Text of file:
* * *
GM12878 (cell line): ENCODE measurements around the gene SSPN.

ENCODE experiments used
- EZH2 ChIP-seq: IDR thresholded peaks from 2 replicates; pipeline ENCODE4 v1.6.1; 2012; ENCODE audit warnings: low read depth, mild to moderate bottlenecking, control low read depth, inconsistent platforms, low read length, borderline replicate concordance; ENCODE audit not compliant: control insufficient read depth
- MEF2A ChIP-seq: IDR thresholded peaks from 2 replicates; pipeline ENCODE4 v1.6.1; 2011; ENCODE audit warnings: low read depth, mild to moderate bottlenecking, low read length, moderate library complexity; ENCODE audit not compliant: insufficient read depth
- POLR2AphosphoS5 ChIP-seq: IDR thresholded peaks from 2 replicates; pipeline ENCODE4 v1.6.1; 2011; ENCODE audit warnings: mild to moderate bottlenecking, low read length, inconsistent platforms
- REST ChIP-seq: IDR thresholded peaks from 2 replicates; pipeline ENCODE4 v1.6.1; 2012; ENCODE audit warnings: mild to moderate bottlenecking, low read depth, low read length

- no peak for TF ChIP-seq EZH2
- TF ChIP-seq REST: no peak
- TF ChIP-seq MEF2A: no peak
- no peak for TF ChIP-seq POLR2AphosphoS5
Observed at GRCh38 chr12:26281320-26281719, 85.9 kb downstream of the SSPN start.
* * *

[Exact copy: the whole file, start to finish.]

GM12878 (cell line): ENCODE measurements around the gene SSPN.

ENCODE experiments used
- EZH2 ChIP-seq: IDR thresholded peaks from 2 replicates; pipeline ENCODE4 v1.6.1; 2012; ENCODE audit warnings: low read depth, mild to moderate bottlenecking, control low read depth, inconsistent platforms, low read length, borderline replicate concordance; ENCODE audit not compliant: control insufficient read depth
- MEF2A ChIP-seq: IDR thresholded peaks from 2 replicates; pipeline ENCODE4 v1.6.1; 2011; ENCODE audit warnings: low read depth, mild to moderate bottlenecking, low read length, moderate library complexity; ENCODE audit not compliant: insufficient read depth
- POLR2AphosphoS5 ChIP-seq: IDR thresholded peaks from 2 replicates; pipeline ENCODE4 v1.6.1; 2011; ENCODE audit warnings: mild to moderate bottlenecking, low read length, inconsistent platforms
- REST ChIP-seq: IDR thresholded peaks from 2 replicates; pipeline ENCODE4 v1.6.1; 2012; ENCODE audit warnings: mild to moderate bottlenecking, low read depth, low read length

- no peak for TF ChIP-seq EZH2
- TF ChIP-seq REST: no peak
- TF ChIP-seq MEF2A: no peak
- no peak for TF ChIP-seq POLR2AphosphoS5
Observed at GRCh38 chr12:26281320-26281719, 85.9 kb downstream of the SSPN start.